High school is but a memory for more than 1,300 Columbia County pupils who graduated Saturday at James Brown Arena.
Lakeside High School
Lakeside High School's 346 graduating seniors were the first to begin commencement ceremonies at 9 a.m.
The class of 2007 selected as their commencement speaker advance placement science teacher Bob Willis, who told the graduates their accomplishments show they know the meaning of perseverance, excellence, self-sacrifice and humility. Though greatness is expected, he advised the class to remain humble and enjoy life.
"Yes, you need to plan for your future, but take each day as it comes," he said.
Lakeside valedictorian Jian Huang told his peers to continue to strive for their goals in the face of new challenges.
"Only through challenges will we find new opportunities," he said.
Outside the arena after commencement, tears streaked down graduate Areaka Luke's face.
"Four years is a long time and going through four years of high school, it's overwhelming," said Luke, who plans to attend Georgia Southern University and become a pediatric nurse.
Evans High School
Before Evans High's commencement at 11:30 a.m., senior Kelly Segraves sought out her best friend, Lakeside graduate Drew Hall, for a hug and comforting words. Segraves would soon be a graduation speaker and needed calming reassurance before facing 336 fellow graduates and a crowded arena.
"He always knows how to calm me down," she said of Hall.
Segraves' commencement was different from that of her classmates. Superintendent Tommy Price did not hand her a diploma, as he did everyone else.
Instead, her father, Evans High Assistant Principal Chris Segraves, greeted her on stage with a diploma and a warm embrace.
Kelly said she was trying not to be overwhelmed with emotion.
"I'm trying to be happy, but I'm so close to my classmates, it makes it that much harder," said the graduate, who plans to major in pre-med at Augusta State University in the fall.
The bittersweet feeling of graduation wasn't lost on Price, who was conducting his final commencements as superintendent.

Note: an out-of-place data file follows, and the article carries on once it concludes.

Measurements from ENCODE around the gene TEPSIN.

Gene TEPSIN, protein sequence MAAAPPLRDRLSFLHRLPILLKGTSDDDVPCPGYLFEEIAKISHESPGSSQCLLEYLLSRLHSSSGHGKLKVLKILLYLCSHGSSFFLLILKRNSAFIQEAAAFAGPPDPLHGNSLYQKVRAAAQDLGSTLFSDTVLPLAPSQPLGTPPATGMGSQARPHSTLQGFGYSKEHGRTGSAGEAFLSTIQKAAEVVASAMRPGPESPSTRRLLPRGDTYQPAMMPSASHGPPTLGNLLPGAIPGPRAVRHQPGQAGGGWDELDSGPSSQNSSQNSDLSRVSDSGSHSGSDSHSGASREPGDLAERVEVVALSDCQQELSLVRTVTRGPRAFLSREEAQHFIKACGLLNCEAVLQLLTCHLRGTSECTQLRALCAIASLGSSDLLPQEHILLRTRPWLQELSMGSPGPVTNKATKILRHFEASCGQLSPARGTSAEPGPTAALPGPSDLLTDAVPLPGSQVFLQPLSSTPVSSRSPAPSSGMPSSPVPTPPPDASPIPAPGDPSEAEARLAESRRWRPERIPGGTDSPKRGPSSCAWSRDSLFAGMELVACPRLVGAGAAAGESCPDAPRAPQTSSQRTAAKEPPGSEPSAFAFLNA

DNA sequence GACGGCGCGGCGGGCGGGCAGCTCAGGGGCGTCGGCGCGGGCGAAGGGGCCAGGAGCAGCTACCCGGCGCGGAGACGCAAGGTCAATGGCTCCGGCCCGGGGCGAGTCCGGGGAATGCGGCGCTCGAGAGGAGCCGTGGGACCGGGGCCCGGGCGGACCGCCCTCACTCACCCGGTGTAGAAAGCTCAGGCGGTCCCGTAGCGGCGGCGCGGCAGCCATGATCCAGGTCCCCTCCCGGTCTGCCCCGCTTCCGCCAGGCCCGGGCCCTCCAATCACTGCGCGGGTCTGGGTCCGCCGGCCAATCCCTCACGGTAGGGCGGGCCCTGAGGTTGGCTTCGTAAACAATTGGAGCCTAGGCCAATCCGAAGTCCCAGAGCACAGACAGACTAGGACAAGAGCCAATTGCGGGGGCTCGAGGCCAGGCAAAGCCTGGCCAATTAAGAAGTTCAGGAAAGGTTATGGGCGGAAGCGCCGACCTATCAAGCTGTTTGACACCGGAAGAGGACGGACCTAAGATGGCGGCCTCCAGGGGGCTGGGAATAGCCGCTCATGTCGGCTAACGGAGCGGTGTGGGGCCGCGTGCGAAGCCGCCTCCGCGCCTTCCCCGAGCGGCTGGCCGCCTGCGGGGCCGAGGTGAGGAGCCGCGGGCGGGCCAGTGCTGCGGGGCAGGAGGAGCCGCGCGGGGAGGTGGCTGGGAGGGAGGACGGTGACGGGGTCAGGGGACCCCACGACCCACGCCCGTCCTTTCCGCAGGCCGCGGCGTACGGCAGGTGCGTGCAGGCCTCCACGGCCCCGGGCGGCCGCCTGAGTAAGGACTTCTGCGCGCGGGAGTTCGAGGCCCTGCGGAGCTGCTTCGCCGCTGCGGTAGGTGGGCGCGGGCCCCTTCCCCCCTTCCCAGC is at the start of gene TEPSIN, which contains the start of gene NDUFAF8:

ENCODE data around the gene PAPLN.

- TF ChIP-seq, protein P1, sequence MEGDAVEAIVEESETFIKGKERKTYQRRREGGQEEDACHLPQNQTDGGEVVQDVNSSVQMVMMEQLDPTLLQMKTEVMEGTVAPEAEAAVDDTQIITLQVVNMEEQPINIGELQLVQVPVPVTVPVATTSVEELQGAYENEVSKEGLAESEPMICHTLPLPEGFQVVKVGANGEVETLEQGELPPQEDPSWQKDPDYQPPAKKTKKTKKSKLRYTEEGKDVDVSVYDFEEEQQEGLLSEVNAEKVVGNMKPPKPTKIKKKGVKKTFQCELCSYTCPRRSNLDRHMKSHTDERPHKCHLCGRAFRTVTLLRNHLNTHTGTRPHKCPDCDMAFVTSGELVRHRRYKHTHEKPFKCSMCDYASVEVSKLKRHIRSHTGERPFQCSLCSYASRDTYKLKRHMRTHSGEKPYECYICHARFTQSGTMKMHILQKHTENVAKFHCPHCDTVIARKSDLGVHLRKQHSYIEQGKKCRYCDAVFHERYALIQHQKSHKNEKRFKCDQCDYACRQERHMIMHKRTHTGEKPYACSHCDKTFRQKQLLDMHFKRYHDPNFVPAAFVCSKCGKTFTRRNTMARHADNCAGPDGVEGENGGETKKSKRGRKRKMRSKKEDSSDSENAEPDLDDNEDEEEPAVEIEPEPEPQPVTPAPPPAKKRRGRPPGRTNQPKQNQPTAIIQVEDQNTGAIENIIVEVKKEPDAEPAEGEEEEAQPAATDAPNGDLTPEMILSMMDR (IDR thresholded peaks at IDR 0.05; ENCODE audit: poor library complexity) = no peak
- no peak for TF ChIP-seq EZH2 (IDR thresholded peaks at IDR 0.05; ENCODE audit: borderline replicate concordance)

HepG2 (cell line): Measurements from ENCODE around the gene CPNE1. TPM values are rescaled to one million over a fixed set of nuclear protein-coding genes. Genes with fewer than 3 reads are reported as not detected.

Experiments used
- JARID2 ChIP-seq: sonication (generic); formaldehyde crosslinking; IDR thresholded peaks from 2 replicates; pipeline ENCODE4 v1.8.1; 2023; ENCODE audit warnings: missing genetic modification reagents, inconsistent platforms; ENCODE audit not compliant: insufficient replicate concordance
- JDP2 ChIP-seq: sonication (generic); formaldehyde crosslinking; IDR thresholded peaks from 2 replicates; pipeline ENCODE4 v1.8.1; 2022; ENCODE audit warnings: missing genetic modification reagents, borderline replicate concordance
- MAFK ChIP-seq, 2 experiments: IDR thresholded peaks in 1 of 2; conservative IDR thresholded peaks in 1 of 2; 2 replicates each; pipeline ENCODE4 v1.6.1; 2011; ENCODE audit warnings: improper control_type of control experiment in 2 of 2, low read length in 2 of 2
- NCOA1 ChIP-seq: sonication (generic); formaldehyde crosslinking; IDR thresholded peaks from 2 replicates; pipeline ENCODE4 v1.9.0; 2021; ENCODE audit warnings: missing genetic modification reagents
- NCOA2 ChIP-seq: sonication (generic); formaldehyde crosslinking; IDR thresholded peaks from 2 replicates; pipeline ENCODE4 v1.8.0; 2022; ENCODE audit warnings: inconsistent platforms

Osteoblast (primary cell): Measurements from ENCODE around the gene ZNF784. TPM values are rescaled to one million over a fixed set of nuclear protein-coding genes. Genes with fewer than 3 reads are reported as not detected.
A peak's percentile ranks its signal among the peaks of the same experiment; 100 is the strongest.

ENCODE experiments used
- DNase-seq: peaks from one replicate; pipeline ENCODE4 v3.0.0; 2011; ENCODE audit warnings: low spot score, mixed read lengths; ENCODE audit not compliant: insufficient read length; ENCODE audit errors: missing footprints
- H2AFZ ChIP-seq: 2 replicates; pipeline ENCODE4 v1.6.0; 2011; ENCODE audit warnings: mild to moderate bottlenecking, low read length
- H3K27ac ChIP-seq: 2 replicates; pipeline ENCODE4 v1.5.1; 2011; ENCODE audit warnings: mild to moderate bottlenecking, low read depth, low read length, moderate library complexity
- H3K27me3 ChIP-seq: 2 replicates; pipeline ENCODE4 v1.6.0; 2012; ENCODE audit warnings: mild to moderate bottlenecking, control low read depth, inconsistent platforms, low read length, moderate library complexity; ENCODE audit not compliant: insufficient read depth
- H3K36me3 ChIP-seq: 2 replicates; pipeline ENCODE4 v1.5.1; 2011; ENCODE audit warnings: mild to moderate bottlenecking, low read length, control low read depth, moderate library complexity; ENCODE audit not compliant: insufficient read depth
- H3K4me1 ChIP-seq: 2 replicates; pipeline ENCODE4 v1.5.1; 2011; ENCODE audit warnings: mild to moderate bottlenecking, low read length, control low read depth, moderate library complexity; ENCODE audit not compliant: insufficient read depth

"It's both excitement and at the same time sadness knowing it's the last time you'll do this," said Price, who retires June 30.
Evans valedictorian Lauren Renee Middleton told her peers that high school was a time to learn about their unique talents that will help them leave their mark on the world.
"Let's make a difference in this world and leave our footprints on the hearts of those around us," she said.
Harlem High School
The first commencement of the afternoon, which began at 2 p.m., belonged to Harlem High's 231 graduates.
"Today is the best day of my life," said salutatorian Sarah Colgrove.
She said she hoped for even better days ahead, however.
Billy Spurlin, the valedictorian and senior class president, told his classmates to follow their dreams.
He recalled the Harlem commencement exercises four years ago when his brother received his high school diploma.
At that time, he said, he told his father he wanted to sit on the podium and give a speech when he graduated.
He knew he had a place on the stage when he became senior class president, but Spurlin still was not satisfied.
"My dream was to earn my way to the podium, so I kept working," he said.
Spurlin also said his father had promised to buy him a laptop if he got one of the coveted seats on the stage.
"Well, I got my laptop," he said.
Greenbrier High School
Greenbrier's 443 seniors closed out the day with their 4 p.m. commencement ceremony.
The graduates filed into the arena two by-two, and two boys gave each other an enthusiastic high five as they split up to sit on opposite rows.
Principal Margie Hamilton recognized Price's 36 years of service to the Columbia County school system, and the students and audience members gave the retiring superintendent a standing ovation.
Tiffany Adams, a co-salutatorian, told her fellow graduates that the knowledge they gained from their books helped them pass their classes.
"Life is the lesson we really learned," she said.
Valedictorian Katherine Croft told her classmates that perhaps many of their lives, including her own, were out of balance in high school.
"People who are truly successful have attained a balance between hard work and play," she said.
Croft finished her speech with one final piece of advice for her classmates.
"Rock on!" she said, pumping her fist in the air.
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